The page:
And that's an itch that the ideology of Reconquest came to scratch. It brought a tale of the future to wait for, of the times when one will be able to have all the children one wishes, all the room one wants, of everybody being needed and useful. It impregnated imaginations of eunuchs with plans and tactics to employ in reclaiming the world their ancestors had been forced to leave behind. It inspired the learned of Lorbrulgrud to start developing exo-suits to help future Reconqestators deal with the gravity they weren't accustomed to. It caused the navigators of Glanguenstald to start sorting out the logistics of Earth-landing. It provoked the Lieutenants of Traldragdub to start to fantasise about missions to Earth. It pushed the scholars of Lagado to take up a query for every piece of information that might prove useful on the planet. It made the physicians of Flanflafnic start to work on the best ways to protect people from the virus and other threats of a living ecosystem. The CAD of Glubdubdrib became so pinned down with questions that he had no time for meditation. Glory dogs and unrealized parents everywhere were dying to volunteer for an Earth expedition. Idlers had at least something to rave about. All of the sudden everybody was busy.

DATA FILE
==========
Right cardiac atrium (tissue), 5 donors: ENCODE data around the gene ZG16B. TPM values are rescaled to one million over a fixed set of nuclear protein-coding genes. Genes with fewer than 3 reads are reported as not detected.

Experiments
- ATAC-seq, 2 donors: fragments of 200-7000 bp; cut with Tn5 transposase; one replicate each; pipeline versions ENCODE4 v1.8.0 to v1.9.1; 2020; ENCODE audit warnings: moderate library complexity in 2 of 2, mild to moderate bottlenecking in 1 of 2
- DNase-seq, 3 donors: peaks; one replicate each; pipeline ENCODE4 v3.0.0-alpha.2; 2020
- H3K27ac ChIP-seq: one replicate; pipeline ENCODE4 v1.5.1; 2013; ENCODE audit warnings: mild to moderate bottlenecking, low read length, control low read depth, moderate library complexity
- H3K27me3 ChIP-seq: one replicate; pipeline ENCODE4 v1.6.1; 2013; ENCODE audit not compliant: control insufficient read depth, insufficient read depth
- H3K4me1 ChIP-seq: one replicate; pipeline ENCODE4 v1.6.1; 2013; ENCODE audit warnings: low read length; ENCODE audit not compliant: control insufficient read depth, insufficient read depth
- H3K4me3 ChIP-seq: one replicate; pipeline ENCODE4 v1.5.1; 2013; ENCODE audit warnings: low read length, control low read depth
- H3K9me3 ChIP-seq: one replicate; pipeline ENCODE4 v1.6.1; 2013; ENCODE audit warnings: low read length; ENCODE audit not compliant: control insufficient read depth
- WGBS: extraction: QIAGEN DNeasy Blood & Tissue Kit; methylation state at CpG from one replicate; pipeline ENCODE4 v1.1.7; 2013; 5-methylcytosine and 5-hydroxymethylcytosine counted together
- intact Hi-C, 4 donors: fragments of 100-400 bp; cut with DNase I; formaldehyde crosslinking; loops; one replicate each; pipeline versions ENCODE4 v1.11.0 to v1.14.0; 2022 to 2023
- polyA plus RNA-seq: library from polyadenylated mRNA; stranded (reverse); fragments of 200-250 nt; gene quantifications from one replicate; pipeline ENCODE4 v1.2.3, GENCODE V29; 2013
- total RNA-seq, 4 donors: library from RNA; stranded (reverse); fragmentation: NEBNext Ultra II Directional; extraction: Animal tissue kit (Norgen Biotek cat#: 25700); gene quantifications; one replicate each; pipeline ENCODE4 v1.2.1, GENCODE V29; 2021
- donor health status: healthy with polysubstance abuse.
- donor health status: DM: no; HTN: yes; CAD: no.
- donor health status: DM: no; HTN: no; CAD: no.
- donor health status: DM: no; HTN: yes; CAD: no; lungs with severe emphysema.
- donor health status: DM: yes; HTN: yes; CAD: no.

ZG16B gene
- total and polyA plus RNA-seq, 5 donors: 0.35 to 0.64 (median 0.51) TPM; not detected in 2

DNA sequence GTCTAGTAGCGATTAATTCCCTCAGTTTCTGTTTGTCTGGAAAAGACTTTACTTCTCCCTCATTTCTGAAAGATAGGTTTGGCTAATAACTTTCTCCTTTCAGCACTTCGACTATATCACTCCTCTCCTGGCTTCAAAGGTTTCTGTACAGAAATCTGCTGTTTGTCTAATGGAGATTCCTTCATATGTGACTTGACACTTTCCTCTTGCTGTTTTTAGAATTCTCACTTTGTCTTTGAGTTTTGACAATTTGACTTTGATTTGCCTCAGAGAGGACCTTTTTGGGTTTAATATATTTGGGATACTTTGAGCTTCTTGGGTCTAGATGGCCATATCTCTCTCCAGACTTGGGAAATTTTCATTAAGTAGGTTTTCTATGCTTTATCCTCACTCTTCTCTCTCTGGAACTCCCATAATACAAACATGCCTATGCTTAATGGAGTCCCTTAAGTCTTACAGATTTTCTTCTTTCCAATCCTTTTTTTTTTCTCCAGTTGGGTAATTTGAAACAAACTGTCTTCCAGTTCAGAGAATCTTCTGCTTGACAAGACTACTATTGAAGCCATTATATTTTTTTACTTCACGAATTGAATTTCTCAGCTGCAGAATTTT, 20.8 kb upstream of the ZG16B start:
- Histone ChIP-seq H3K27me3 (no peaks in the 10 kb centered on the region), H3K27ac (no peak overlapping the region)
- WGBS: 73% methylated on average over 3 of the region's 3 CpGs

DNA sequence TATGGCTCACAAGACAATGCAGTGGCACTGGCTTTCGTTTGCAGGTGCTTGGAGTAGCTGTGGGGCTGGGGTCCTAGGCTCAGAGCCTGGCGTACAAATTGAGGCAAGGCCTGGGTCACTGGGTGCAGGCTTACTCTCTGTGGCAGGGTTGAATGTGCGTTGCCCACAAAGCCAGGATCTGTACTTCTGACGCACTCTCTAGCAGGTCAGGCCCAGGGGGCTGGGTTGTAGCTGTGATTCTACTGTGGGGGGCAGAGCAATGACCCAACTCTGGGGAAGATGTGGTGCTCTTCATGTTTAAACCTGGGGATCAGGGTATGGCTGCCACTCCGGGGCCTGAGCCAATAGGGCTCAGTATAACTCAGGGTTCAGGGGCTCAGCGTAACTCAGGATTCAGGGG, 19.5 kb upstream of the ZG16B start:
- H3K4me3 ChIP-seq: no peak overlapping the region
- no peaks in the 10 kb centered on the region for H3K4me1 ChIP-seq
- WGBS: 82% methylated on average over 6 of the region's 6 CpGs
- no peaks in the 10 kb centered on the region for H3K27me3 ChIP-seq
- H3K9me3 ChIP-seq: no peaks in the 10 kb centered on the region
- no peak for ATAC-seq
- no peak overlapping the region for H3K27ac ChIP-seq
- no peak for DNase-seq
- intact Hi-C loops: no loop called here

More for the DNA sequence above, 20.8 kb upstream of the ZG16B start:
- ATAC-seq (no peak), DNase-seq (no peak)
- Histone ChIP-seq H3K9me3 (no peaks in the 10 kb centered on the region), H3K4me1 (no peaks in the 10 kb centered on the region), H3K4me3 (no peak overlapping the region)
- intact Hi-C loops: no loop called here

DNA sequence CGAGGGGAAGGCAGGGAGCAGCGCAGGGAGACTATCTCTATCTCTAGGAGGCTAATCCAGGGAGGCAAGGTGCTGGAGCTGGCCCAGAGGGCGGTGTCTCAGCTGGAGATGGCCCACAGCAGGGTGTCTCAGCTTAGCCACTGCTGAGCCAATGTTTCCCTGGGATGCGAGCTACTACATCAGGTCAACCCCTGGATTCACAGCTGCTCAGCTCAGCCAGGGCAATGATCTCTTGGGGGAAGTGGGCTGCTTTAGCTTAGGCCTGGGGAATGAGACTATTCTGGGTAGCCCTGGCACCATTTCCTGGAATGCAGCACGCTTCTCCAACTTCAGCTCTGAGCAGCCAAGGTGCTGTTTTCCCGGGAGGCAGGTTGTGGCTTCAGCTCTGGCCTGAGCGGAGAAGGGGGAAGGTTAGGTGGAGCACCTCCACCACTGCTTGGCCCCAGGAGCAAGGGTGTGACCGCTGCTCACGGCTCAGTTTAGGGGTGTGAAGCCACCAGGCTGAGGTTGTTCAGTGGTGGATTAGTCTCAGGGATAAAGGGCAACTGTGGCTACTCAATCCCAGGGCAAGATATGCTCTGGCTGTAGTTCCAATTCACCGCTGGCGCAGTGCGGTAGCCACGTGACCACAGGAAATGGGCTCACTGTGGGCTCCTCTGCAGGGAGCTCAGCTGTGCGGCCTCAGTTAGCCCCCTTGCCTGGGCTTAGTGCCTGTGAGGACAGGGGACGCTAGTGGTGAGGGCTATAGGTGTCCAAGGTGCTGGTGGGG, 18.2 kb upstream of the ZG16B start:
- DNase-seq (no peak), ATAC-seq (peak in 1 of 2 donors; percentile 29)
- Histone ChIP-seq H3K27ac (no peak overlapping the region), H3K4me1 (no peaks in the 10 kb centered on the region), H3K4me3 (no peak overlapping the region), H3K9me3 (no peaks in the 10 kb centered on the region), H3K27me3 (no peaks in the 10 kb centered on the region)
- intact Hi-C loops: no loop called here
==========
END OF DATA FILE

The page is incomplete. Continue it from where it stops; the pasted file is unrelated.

Alas, the new perspective made some of the old problems all the more jarring, the main of them being of course health and fitness. A space-station-dweller, who has never set foot on a decent planet (the Moon does not suffice), is healthy only in a sense of not being sick. And the one is not fit in any recognisable sense. People of the Moon, that constituted the majority of the out-of-Earth population of the solar system when the epidemics stroke, have influenced the ones living on Earth's orbit in many ways; unfortunately they also influenced artificial gravity settings, so that now every space station enjoys moonlike gravity, the older bases achieving it by centrifugal force, the later ones, like Traldragdub, by graviton technology (which is more convenient, because it enables different gravity settings in different sectors). The medications that prevent the loss of bone and muscle mass (incidentally being the same ones that eliminate most of the health issues resulting from castration) work only as much as they can, when mobility is restricted by the living conditions. It also has to be stated, that the very patterns of locomotion in one tenth of the Earth's gravity are quite different. For example – a customary scold for peeping behind the so-called "privacy veil" (a kind of curtain one covers one's bunk with, customarily treated as opaque and soundproof) is being kicked in the face. Earth-raised people upon hearing this don't realise that in the moonlike gravity it amounts to nothing. This causes a cascade of orthopaedic problems, dealt with by means of girdles and the trademark carber collars, which prevent arm-raising, involuntary when they aren't pulled down by their own weight. But the habitual swayback, resulting from sedentary lifestyle and necessity of interacting with others in rooms too narrow to preserve personal space, cannot be remedied easily. It poses no drawback in reduced gravity, where one could well spend life jumping on one leg, but once the gravity increases it becomes an issue. All the chemicals one has to intake throughout one's lifetime, when residing in an artificial environment, are slowly, but gradually devastating one's health. Thus the life expectancy on a space station isn't terribly high and totals up to 80 years at most.